It's a place all right.

December 31, 2016 (Originally posted on Blogger)

Games I Beat In 2016, But Ranked

This won't be too long a list. But why not, I guess. Since doing a "top 10" wouldn't really work with me, given my current rate of beating games as well as how I've played very few of anything that actually released in 2016, here's just them sorted in a way I like, I guess. I figured out how to make a numbered list reversed just for this. Also if the list appears in non-reversed order, maybe use something that's not Internet Explorer or Edge, according to the website. It's supposed to be a countdown, best at the bottom, like that kinda yogurt thing if you're into that. I'm not really. But still.

  1. Call of Duty: Modern Warfare 3
    I admit, I have a somewhat morbid(?) curiosity for the Call of Duty series. It's kinda like playing a movie, but not in the Uncharted sense that people seem to love. At some point I might wanna go back to when "it was good", as in 1 and 2 and all. Not Modern Warfare 1 and 2, but actual Call of Duty 1 and 2. They get cheap on Steam. Anyway having pretty much gone through the first two in this Modern Warfare series, here's the one that wraps it up. Yeah, it's confusing at parts while still somehow being linear but also it's just like suddenly the one bad guy is just doing everything and I mean EVERYTHING like he has clones or teleports or something and it's all just for bad guy reasons I guess and yeah. It also has one of those "controversial missions" but you don't murder innocents in this one. Instead you're the innocents that get murdered. It's honestly pretty par for the course.
  2. Call of Duty: Advanced Warfare
    I like this one much more than any of Modern Warfare and even Black Ops, which I still would put above any of Modern Warfare. If Infinite Warfare gets super cheap maybe I'll look at it but on Steam that doesn't happen soon enough. However with the way it's been doing, maybe it'll be sooner than usual? Anyway, about Advanced Warfare, it has a bit more on the story, though it kinda still becomes bad guy does bad guy things at the end, but you get to see more of the development, kinda. Also there's cool powers from your super suit and around the halfway point you get a grappling hook which should have been there earlier because it adds a bit more needed verticality and scope to the battlefield. I know the series has been stepping way too into the future lately so much it became Mass Effect Lite, but some neat things show up. Signs of them showing a bit more respect to the mode most people ignore now anyway.
  3. Spec Ops: The Line
    And then here's an anti-war game, following two... not-entirely-anti-war games(?), pretty complex when you get into it. There's that ONE moment that everyone talks about, yes it drives home the point, and yes you have to do it to continue the story in the game, and it all gets worse for everyone from there. Not in a gameplay perspective, though, gameplay is generally the same throughout, but the setup and story show some serious damage to the characters as it progresses. Orders to your team become more a lot of swearing and yelling as it goes on. Initially marketed as a generic third-person shooter, possibly why it didn't do as well as it should have, this definitely goes further than that, and it's one heck of a ride. Of course there's multiplayer which might defy the whole message but I didn't touch that.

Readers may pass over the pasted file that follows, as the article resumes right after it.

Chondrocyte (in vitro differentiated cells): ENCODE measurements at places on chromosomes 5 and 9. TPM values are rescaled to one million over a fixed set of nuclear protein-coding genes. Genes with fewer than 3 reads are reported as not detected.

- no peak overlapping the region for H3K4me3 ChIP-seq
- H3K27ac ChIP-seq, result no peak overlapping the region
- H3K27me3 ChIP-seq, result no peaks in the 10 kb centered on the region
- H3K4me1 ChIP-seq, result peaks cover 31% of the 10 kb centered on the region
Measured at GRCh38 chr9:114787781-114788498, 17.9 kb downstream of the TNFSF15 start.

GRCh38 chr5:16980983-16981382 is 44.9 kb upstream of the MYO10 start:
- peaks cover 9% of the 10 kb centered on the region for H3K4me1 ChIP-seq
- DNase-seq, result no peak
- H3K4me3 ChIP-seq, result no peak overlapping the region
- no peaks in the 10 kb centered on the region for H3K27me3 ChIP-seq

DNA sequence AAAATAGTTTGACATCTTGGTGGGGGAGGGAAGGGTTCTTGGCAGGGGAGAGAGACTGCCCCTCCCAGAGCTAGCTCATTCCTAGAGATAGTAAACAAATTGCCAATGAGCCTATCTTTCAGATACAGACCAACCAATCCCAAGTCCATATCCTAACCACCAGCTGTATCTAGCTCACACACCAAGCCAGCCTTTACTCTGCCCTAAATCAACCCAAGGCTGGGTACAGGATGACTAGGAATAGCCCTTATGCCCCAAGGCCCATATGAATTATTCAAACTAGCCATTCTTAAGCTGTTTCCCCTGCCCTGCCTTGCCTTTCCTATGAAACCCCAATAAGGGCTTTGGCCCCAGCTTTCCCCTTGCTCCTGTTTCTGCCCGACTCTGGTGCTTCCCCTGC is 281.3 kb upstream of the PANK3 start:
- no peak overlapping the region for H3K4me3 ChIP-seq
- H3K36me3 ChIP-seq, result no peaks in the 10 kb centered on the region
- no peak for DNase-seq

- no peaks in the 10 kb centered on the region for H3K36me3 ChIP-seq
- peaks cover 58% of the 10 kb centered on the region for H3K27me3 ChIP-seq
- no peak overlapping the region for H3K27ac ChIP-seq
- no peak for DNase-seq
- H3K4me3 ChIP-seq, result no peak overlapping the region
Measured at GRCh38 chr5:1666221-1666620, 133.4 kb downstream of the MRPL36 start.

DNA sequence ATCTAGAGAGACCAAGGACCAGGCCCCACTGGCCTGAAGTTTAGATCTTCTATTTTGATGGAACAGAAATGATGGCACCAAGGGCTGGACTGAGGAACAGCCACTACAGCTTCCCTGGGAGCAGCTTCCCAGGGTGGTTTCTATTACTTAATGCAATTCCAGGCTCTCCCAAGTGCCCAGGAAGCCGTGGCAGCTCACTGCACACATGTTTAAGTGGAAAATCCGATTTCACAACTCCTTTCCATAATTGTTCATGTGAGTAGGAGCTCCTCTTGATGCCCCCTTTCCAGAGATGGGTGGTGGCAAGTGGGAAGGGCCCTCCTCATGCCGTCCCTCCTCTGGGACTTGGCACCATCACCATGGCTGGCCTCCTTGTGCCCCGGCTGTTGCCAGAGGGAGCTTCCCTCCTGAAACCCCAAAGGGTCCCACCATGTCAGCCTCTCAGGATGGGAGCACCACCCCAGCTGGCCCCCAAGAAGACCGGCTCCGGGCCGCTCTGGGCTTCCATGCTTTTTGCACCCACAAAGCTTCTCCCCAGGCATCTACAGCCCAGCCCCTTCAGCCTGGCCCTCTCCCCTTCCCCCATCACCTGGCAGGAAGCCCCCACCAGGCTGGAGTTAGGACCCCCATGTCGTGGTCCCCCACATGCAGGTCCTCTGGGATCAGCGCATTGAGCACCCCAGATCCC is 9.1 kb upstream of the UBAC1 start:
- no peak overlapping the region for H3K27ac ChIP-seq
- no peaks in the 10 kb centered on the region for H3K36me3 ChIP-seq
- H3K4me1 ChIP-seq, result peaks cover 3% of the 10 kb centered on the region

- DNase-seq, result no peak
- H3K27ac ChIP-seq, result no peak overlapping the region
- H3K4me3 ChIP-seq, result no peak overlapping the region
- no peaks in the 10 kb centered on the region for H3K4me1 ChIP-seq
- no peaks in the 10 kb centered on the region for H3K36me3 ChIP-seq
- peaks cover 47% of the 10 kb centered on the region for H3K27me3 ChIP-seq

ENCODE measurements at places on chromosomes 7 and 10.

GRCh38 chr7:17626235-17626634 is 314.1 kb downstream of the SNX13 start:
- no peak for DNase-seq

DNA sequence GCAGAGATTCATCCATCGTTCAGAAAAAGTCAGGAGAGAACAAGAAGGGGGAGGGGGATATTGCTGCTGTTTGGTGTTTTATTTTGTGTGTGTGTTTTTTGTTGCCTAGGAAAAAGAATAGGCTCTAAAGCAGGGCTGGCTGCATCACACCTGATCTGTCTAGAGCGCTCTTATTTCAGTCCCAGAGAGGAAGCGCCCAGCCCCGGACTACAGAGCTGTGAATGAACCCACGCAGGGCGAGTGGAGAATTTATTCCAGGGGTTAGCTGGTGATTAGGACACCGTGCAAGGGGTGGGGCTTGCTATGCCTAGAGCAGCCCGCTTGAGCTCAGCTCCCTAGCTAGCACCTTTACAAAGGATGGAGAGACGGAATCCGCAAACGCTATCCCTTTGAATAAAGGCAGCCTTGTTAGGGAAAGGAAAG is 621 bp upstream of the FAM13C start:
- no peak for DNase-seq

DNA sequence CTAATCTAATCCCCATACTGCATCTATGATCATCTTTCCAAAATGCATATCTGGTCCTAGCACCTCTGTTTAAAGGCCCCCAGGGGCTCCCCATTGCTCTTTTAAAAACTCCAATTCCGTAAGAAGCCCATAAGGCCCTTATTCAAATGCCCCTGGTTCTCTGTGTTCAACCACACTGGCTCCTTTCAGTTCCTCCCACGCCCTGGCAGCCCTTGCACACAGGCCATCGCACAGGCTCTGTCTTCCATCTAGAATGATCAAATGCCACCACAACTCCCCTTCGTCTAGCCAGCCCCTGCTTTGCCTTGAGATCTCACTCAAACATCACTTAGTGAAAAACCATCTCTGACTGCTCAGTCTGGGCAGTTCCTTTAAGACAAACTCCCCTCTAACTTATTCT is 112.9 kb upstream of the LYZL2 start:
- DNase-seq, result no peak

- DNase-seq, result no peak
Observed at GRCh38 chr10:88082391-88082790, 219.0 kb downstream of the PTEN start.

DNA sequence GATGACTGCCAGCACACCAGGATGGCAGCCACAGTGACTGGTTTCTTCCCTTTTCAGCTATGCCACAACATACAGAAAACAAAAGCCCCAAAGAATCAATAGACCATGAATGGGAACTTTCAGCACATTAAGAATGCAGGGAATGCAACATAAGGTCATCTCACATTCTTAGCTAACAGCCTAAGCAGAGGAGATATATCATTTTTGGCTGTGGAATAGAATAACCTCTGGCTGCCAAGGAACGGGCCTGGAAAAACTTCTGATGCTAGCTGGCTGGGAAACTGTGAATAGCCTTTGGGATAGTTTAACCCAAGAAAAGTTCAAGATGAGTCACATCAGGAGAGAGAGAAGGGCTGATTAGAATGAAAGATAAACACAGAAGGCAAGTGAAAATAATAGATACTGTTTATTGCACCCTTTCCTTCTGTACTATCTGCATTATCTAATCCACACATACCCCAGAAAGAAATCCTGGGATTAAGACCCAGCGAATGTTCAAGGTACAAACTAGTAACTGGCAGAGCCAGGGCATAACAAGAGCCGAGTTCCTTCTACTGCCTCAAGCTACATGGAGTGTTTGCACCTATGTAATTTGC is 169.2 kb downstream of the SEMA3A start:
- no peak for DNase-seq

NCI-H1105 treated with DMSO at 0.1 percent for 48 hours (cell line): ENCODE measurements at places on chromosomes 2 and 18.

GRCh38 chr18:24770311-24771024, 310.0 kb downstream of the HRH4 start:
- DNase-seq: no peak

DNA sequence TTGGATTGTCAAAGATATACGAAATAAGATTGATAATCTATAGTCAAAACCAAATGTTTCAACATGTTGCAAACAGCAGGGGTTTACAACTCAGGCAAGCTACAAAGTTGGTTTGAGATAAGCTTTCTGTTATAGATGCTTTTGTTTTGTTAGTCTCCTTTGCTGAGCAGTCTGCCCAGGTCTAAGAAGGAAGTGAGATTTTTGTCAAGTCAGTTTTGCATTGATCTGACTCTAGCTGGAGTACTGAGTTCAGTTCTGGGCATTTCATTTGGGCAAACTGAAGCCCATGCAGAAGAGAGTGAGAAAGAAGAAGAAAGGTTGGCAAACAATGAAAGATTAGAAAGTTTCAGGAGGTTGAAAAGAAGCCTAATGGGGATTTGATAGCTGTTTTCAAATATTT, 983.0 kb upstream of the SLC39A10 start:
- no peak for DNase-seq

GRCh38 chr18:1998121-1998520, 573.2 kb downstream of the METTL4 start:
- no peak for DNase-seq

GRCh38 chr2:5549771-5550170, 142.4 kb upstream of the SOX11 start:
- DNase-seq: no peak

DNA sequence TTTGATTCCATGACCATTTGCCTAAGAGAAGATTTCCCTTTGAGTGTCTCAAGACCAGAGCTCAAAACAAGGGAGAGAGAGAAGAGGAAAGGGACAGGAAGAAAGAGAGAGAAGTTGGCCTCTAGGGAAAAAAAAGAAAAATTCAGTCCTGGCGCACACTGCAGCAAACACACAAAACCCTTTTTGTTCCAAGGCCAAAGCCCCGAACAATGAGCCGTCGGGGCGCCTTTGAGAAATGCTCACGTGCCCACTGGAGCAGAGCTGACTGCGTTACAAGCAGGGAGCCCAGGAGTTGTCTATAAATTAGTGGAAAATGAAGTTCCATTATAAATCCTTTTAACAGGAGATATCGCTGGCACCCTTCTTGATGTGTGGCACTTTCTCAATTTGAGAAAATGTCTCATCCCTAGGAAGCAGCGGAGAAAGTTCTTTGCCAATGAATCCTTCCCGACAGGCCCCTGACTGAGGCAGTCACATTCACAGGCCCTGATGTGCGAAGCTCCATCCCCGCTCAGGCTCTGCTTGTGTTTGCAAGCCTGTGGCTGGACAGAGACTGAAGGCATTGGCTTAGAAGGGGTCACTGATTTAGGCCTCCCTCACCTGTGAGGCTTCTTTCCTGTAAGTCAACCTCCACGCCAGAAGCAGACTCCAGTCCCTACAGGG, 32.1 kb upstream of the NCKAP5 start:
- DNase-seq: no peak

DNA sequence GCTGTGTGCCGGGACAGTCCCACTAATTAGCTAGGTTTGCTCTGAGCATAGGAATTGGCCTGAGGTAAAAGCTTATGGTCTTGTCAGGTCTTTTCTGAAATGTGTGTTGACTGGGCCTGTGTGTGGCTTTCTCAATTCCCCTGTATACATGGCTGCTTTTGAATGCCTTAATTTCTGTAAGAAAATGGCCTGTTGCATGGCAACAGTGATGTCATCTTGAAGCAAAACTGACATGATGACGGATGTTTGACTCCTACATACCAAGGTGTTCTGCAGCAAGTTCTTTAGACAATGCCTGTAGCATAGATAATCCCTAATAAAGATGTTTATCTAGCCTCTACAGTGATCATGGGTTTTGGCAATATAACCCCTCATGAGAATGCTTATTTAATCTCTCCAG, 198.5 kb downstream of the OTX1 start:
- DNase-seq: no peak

4. Grow Home
    Ubisoft being nice enough to let an indie department of theirs come out with a little experimental game and not have to tie UPlay to it either (if you don't get it on UPlay of course). A cute blocky robot with physics has to physics its way around a world of stylistically polygonal plants and animals. It's not too long, but it's a nice ride, but also heck on the trigger fingers as you climb up and around.
  5. The Magic Circle
    A bit of an obscure one, this is a story about development hell. It's pretty relevant given the sorts of things that happen in the industry, and more so now with the advent of Early Access that opens it up more to the public. Essentially you're some kind of beta tester who gets into the unfinished world of a masterpiece in the making, finding strange holes and parts of the world which don't totally match up. It gets crazier from there. The core mechanic is that you can reprogram anything under your control to get to places or accomplish tasks, so it's also a puzzle game.
  6. Grow Up
    Essentially a good sequel to Grow Home. Thankfully this one also lacked the weird arbitrary UPlay requirement. There's a whole spherical planet to explore, "challenges" which consist of just hitting all of the checkpoints in a time limit, and overall more ways to get around. The parachute and glider are now just powers instead of consumable plants, and other boosts come from finding plants and replicating them to get extra height or distance. Thankfully also much easier on the trigger fingers.
  7. Fallout 4
    If I spent a whole lot of time on this, it has to be good enough for me to go through with it, so this is getting the number one spot for this year. As a whole, it's pretty all right, lots of exploration and, well, things to do. While arguably not as "Fallout-y" as other games, it's all right on its own, though, yeah, there's ups and downs to it. I already reviewed this one, though, so check that for my full thoughts. And there's also one about the DLC, too.
Also as a side note I did complete the Pokédex in Pokémon X this year, but I beat the game itself long before then, so that's why it's not on here.

(Back to blog index)